An evening of pomp and circumstance at the UA’s 150th Commencement Ceremony lost some of its showiness when students tried to cope with an evening of unbearable heat and overcrowding that left many of the 4,000 graduates taking to social media to complain about long waits, a lack of water and classmates passing out.

“We were all in that tiny little space, crammed like cattle,” graduate Sara Brenner said of the outdoor holding area students waited in for hours at Arizona Stadium. “We were shoulder to shoulder with strangers it felt so hot, everyone was sweaty, there was nowhere to move, there was no one telling us what was going on.”

Graduates were told to arrive at the stadium at 5:30 p.m. for the 7:30 p.m. ceremony and had to wait in an outdoor area under the stadium. They said they had to walk on to the field single file so each person could be shown on the big screen, which made the procession last more than an hour and a half.

About 4,000 graduates RSVP’d for the event, about 1,000 more than RSVP’d for last year’s ceremony, said Andrea Smiley, a UA spokeswoman.

Earlier this year the UA eliminated its winter graduation ceremony.

Brenner said she was among the first to arrive at the stadium, but was among the last to walk out onto the field because people kept being told to move to the back of the holding area as the crowd grew.

The temperature was 99 degrees at 5:30 p.m., according to the National Weather Service. Last year, the first time the University of Arizona held its spring graduation at the stadium in several years, the temperature topped off at 87 degrees. It was also held a week before this year’s event.

She said there was some water and cups but it ran out.

When she did make it onto the field seats were filled and students were told to sit in the stadium behind a video screen, Brenner said.

“To tell us to sit behind the bleachers where no one could see us, where we couldn’t see the ceremony was so incredibly rude after what they put us through,” she said.

She and others sat in the grass until empty seats were found or extras were brought out.

Smiley, the UA spokeswoman, said that overall the event was well-received but some people had a “less than ideal experience.”

“We’re sorry for that. We’re taking all of the events of last night into consideration when we debrief and plan for next year. We very much appreciate everybody’s candor in sharing their experience with us and their perspective, but overall people had a great time,” she said.

Graduate Grace Lo said she others were upset but she wasn’t bothered by the experience.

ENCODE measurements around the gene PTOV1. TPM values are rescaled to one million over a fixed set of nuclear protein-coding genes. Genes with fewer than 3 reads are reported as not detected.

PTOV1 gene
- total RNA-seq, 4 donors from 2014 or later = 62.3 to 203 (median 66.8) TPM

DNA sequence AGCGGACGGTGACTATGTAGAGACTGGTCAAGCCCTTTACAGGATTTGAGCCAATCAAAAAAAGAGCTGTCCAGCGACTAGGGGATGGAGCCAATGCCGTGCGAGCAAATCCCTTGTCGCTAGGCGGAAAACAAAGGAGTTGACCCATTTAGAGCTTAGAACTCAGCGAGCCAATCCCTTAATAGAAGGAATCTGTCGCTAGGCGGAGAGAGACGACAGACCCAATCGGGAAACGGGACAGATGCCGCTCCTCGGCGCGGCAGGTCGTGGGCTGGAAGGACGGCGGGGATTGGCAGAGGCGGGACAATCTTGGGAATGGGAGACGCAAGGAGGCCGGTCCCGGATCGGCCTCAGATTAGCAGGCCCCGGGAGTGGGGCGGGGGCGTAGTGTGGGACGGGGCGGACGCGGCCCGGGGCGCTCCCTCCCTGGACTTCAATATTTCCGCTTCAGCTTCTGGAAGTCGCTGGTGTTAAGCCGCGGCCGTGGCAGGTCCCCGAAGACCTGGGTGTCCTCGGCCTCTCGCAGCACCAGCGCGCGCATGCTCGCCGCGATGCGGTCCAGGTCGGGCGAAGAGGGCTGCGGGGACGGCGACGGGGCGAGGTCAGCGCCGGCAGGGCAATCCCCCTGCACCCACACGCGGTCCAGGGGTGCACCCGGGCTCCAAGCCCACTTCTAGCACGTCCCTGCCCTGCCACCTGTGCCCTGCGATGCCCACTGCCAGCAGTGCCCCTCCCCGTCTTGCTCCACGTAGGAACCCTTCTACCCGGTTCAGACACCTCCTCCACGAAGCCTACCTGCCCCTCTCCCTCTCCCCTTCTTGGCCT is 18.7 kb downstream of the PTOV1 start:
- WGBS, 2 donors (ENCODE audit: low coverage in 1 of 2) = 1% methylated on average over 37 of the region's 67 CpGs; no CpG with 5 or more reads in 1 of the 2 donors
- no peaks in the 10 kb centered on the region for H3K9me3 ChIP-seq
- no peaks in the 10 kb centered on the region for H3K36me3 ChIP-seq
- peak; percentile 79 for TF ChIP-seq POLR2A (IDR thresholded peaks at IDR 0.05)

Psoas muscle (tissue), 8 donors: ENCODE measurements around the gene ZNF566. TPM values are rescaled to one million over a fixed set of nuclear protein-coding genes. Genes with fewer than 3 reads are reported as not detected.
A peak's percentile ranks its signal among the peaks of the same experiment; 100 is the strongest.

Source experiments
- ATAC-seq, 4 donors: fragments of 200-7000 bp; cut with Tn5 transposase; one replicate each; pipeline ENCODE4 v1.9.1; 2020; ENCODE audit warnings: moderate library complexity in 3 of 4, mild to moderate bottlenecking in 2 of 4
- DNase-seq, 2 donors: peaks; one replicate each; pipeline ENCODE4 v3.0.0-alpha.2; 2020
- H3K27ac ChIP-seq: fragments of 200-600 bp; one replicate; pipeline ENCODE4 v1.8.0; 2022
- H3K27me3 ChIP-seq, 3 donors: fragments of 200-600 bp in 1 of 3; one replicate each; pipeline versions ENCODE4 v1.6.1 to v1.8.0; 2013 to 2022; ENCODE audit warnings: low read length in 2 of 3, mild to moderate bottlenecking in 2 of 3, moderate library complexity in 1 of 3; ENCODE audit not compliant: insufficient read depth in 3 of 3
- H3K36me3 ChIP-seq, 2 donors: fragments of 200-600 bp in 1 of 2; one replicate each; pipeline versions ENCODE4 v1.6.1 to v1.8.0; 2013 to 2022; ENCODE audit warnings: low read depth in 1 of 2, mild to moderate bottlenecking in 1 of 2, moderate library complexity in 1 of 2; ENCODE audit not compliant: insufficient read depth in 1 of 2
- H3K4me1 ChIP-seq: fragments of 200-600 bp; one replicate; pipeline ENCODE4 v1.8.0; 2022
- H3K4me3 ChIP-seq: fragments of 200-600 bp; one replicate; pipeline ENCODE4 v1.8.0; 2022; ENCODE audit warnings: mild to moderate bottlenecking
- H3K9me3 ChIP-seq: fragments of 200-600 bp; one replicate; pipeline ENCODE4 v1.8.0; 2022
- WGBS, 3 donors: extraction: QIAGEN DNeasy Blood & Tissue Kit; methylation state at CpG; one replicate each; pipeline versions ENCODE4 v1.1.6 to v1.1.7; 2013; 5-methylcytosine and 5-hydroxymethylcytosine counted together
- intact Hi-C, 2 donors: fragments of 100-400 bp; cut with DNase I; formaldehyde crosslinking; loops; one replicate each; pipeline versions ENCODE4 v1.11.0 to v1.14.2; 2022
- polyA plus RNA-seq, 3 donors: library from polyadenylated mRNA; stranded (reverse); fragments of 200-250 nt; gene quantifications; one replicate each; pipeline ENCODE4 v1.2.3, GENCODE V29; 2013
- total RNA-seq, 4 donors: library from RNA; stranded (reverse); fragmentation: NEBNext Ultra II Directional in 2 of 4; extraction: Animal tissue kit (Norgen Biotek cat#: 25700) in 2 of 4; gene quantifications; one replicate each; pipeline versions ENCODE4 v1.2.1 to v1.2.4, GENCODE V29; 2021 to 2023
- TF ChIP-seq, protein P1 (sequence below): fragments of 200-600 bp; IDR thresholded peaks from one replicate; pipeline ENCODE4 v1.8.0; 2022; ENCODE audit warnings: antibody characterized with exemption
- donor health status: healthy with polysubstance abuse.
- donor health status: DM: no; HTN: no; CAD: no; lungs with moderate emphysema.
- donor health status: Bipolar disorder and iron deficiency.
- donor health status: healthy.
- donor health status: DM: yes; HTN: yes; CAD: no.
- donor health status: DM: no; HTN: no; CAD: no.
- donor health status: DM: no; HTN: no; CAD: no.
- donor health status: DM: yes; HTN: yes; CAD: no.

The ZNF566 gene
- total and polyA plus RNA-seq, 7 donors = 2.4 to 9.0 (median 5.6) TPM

“I was really satisfied with it, I kind of knew what to expect and I wasn’t upset about waiting at all it was just boring, it didn’t really bother me,” she said.

Graduate Chris Sogge, said he saw one girl faint and another who was so drunk she was falling over and had to be supported by a friend. He said staff worked hard to help students get water and remain orderly.

“I think they weren’t really a part of planning the logistics of the event and were trying to be peacekeepers and I think they did a lot of hard work that should be recognized,” he said.

However he thought the event was poorly planned.

“I paid a lot of money to go to the institution and it’s something I wished they had planned out more so I could have enjoyed my night but as it stands I really regret going,” he said.

At least a dozen people, including graduates and attendees had to be treated for heat-related issues, and two or three were taken to the hospital, said Sgt. Filbert Barrera, a University of Arizona Police Department spokesman.

He said he gave out about six cases of water meant for officers from UAPD’s command post.

Some people were drunk and one section in the holding area “reaked of puke,” said Sabrina Ball.

She said nobody checked to see if graduates had actually RSVP’d and saw one student graduated last year show up in his cap and gown to be with his friends.

JJ Katz, another graduate, said he was disappointed by the conditions graduates had to deal with and said it took so long for the actual ceremony to start some of his family members were “fed up” and left.

“It was definitely a really cool ceremony, the fireworks were really neat... but it’s so hard to enjoy something so neat when you’ve been treated so poorly,” he said.

Contact reporter Veronica Cruz at or 573-4224.